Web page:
Rumours of Nokia getting back to handset business started coming out ever since it sold off its handset business to Microsoft in 2014. However, Nokia repeatedly denied these rumours. In fact, so much was the impact, that it had to issue an official press release to justify its stand. Since then, the company has been pretty quiet, focusing on technology development, licensing and it’s mapping business.
However, a recent statement by Nokia CEO Rajeev Suri, given to a German magazine (via Reuters) points towards what could just be the comeback of sorts for the Finnish company to its handset business, sans the hardware part. Speaking to The Manager, Suri said
We will look for suitable partners, Microsoft makes mobile phones. We would simply design them and then make the brand name available to license.
Speaking on the rumors of Nokia selling off part or all of its mapping business to German premium carmakers and silicon valley internet companies — all of which are showing an interest in purchasing it for obvious reasons, Suri said
Anybody who can improve the business in the long run is a good buyer.”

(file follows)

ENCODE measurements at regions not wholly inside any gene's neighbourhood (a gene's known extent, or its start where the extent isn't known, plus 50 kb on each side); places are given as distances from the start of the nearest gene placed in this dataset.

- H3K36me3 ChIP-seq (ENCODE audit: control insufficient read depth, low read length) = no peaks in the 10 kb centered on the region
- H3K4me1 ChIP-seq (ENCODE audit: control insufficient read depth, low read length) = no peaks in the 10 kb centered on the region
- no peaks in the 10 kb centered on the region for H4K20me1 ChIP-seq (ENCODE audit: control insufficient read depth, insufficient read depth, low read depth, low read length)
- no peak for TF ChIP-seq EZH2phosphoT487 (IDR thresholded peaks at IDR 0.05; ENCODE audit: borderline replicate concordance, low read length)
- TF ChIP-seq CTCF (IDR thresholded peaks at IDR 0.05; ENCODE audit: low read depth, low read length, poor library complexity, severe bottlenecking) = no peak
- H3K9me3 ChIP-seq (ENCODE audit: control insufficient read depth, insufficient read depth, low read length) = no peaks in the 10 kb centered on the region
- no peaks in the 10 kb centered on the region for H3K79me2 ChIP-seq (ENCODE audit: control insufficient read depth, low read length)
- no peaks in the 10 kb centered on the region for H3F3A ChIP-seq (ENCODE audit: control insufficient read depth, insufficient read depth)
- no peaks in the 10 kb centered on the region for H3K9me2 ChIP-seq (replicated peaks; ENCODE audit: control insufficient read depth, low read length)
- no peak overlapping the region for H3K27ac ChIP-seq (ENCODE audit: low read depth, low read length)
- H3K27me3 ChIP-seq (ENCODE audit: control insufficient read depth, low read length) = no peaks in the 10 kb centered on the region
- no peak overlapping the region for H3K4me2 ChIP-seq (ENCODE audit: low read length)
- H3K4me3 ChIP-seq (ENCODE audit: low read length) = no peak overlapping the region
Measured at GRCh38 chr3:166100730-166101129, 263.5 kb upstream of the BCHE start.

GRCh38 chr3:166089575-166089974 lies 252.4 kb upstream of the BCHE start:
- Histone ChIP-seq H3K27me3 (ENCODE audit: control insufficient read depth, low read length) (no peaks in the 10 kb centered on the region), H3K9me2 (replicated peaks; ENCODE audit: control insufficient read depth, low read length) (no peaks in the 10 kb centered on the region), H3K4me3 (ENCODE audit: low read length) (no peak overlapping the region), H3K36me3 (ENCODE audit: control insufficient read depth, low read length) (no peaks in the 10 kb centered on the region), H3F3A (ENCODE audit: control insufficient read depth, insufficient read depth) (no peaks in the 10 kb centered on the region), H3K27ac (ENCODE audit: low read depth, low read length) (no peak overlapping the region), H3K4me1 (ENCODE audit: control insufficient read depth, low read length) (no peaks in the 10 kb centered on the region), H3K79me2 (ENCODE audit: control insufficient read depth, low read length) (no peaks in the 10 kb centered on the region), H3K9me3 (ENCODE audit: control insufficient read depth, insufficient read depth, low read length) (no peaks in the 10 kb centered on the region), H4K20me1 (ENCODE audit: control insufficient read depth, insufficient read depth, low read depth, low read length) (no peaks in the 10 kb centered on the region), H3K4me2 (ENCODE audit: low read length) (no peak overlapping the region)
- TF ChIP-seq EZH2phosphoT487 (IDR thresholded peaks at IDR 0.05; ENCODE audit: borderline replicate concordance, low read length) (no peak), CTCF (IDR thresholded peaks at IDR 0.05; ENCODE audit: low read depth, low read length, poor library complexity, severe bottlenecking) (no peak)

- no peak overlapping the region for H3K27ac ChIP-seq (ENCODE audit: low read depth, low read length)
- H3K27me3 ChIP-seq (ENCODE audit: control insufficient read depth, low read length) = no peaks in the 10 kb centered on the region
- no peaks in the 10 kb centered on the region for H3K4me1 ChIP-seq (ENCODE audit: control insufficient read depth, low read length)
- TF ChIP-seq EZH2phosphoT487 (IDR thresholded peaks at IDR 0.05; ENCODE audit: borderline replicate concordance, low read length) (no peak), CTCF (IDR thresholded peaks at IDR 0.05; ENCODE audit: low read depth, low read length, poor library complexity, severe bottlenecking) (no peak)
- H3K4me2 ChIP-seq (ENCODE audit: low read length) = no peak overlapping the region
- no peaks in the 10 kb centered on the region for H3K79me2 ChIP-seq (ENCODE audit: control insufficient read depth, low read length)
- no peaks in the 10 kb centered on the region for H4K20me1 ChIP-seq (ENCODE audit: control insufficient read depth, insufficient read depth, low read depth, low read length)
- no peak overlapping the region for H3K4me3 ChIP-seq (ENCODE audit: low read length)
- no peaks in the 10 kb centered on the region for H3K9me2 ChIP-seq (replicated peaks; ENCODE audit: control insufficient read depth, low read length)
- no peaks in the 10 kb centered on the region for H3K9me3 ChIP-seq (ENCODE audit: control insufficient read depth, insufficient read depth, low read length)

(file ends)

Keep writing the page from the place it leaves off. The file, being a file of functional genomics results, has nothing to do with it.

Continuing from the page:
which is basically a polite way of saying that yes, we are looking for buyers, but are not ready to share any info quite right now.
What it pertains, is that Nokia is not jumping back into the handset business — at least not in the manufacturing segment it was involved with earlier. Instead, the company is planning a more subtle and off the field approach and in-lieu of directly making and labelling smartphones, the company will depend upon other manufacturers in the field to construct the devices — which will then be labeled and marketed by the company under the Nokia brand name.
The company has already tried something of the kind, when it launched the N1 Android tablet back in 2014 which was manufactured by Taiwanese contract manufacturer Foxconn. Nokia is restricted from using its brand name on phones until Q4, 2016 under the terms of its agreement with Microsoft, so we assume that we will have to wait until 2016 end before another device bearing the Nokia insignia hits the market.
The reason behind this may be Microsoft’s shift in focus from its newly acquired hardware business back to its software business — something which may be prompted by the fact that in spite of spending $7.2 billion to acquire Nokia, the software giant managed to occupy only 3% of the smart phone market. As another sign of changing winds, Microsoft manager Stephen Elop — who was a driving force behind the acquistion and even played Nokia CEO for a certain time — has already been ousted.
Well, regardless of the corporate intricacies involved in the matter, one thing I can be sure of, is the fact that I’ll be glad to have the Finnish company back in any avatar — probably just for the sake of memories associated with my first handheld device, if for nothing else.